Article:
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Robertson

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  1. If I absolutely had to build one, I would start with the Otaki, maybe with a vacu form canopy, and definitely a good resin correction cowl (probably easy to find one on Ebay), as the Otaki kit looks right, maybe even down to the propeller hub. Otaki engraving is outstanding for the 1970s, and looked comparable to Eduard or Hasegawa. The Eduard is just one of their old bad kits, with gangly gear legs that look way too tall, and the prop hub dome way too small, as well as the entire hub mechanism if I recall. Even the cockpit was underwhelming. The only really good thing on that kit
  2. Don't rely on drawings, especially factory General Arrangement drawings, which are the cause of most problems in other drawings... The best drawings are done by Youyuso (Juan Temma) of the "Wings of Pegasus" site, who makes accurate models, while producing the most accurate drawings in the world (with full cross-section breakdown analysis) as he cuts plastic... The Hellcat page: http://soyuyo.main.jp/f6f/f6f-1.html He chose the Hasegawa kit because of the fuselage tapering issue, yet even with all this (enormous) work I feel his final Hellcat is NOT accurate...: You
  3. Point taken. Top side by side image the Hobby Boss is to the left. I take this opportunity to note the KH windscreen side windows do not look quite like the real ones, in that the kit's corners are crisp and do not have the slightly "rounded corners" of the real thing. This can be cheat-masked for a better appearance I would guess...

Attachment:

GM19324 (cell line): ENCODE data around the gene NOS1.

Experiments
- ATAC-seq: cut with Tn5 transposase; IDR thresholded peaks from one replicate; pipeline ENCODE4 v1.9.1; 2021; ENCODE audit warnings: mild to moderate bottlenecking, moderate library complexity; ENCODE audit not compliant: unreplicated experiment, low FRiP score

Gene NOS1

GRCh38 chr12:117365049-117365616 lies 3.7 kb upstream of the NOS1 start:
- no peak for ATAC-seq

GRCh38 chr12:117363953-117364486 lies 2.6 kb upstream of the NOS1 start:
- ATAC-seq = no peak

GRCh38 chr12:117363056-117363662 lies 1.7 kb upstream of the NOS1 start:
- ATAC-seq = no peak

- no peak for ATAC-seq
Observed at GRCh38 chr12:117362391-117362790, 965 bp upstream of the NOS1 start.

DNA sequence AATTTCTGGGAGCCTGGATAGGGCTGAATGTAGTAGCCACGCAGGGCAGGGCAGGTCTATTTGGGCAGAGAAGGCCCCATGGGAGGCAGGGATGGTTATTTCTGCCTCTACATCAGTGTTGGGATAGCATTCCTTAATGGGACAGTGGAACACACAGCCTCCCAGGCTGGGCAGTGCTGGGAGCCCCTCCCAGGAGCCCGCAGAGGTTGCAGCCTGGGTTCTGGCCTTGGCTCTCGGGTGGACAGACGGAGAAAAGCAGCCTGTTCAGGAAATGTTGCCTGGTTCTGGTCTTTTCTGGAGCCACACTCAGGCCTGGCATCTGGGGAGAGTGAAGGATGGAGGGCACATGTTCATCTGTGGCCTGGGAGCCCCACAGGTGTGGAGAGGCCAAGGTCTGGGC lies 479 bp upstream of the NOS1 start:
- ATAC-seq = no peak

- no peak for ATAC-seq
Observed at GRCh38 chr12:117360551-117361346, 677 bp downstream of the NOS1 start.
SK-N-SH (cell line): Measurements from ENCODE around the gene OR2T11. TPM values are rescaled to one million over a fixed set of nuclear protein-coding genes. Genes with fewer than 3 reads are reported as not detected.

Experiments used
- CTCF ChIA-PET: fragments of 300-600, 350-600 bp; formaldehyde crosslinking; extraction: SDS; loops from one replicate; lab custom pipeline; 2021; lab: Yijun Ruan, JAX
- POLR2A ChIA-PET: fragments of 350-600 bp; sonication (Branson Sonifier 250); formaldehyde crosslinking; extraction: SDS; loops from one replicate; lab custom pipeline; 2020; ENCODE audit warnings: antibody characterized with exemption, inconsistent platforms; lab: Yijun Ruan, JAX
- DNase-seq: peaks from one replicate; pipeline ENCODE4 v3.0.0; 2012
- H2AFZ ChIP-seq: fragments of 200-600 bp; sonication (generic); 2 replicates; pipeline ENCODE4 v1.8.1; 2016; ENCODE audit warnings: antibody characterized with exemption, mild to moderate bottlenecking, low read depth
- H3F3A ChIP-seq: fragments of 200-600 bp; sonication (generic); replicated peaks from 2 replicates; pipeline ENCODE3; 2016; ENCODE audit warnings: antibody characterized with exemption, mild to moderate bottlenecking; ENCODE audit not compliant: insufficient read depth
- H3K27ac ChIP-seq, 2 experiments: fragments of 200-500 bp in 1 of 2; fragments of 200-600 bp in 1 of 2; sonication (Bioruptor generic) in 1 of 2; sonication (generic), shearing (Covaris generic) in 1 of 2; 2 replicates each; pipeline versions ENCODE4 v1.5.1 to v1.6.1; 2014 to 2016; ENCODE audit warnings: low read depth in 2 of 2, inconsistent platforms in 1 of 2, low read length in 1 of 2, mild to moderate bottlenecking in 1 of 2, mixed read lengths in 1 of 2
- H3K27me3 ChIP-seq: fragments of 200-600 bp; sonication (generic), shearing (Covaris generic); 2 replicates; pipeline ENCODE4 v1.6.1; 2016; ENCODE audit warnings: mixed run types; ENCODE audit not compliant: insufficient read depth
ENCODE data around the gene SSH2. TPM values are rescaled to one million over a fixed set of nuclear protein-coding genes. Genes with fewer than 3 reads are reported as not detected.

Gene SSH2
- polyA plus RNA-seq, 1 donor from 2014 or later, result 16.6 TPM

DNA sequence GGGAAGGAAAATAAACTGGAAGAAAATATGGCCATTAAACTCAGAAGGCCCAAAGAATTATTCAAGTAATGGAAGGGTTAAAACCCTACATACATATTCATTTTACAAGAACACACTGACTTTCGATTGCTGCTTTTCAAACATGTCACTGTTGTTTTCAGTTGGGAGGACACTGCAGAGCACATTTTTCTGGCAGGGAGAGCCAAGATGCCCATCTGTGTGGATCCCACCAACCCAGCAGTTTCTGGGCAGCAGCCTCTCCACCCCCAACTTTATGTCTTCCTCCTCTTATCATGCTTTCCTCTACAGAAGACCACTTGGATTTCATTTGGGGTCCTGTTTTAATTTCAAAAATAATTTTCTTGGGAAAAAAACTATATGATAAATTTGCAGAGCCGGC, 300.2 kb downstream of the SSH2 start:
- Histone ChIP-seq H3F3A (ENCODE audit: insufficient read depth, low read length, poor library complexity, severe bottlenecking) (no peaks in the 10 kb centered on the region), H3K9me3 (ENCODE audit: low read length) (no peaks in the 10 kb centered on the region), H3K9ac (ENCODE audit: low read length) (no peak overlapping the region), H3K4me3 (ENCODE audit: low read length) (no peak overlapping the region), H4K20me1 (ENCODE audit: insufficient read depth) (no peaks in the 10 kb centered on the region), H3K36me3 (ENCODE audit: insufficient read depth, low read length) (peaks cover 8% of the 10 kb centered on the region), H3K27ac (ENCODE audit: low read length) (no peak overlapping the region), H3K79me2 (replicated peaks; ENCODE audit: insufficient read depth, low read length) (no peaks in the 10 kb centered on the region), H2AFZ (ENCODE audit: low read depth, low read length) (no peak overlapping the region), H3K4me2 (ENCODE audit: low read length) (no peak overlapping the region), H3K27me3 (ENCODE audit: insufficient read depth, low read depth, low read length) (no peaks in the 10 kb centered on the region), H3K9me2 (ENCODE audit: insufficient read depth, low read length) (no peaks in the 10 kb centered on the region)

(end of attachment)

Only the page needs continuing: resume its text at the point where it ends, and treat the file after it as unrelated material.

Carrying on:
4. The Eduard is inaccurate in tapering the fuselage within the wing chord. The best is probably the old Otaki/Airfix from what I saw, if with a few extras.
  5. In your dreams maybe? One way to see how the right fuselage side was re-ground is that the wingroot stubs were not...: They stick out the correct 3 mm (6 inches) on the left, but only about 1.5 mm on the right side... The stubs suggest the kit is intended be a B-29A, but it is over one feet short in the needed extra 1 foot span. (The wingroot stubs, and associated vastly different wing attachment, are what increases the span of the B-29A 1 foot over the B-29) In fact the Monogram kit is at least 3 mm short in span even for a regular B-29, and 9 mm short over the necess
  6. Robertson

    Eduard Zero

    Well, my Hasegawa A6M1 is still worth keeping, and adding the Tamiya canopy to...
  7. The overall 1/32 Hasegawa shape and fuselage/canopy width (and depth!) are also wrong. I am fairly sure anything from Revell in that scale would be a far better starting point. 1/48 Hasegawa 109s share most of these issues.
  8. The 1/48 Monogram B-29 fuselage is asymmetrically moulded, hence the ill-fitting clear parts. The same brand B-17G is a miracle of perfection in comparison to the abomination that is the Monogram 1/48 Superfortress... In the recent re-pop they tried to fix the fact half of the 16 exhausts were missing, with comical results. Prop hubs on the Hamiltons are literally 1:32 scale egg plane stuff. The Curtiss blades are woefully skinny. Even as a ceiling hanger it needs tons of help, resin cowls, squadron canopies and the turrets removed. Best advice I can give is never load it with weight, and buil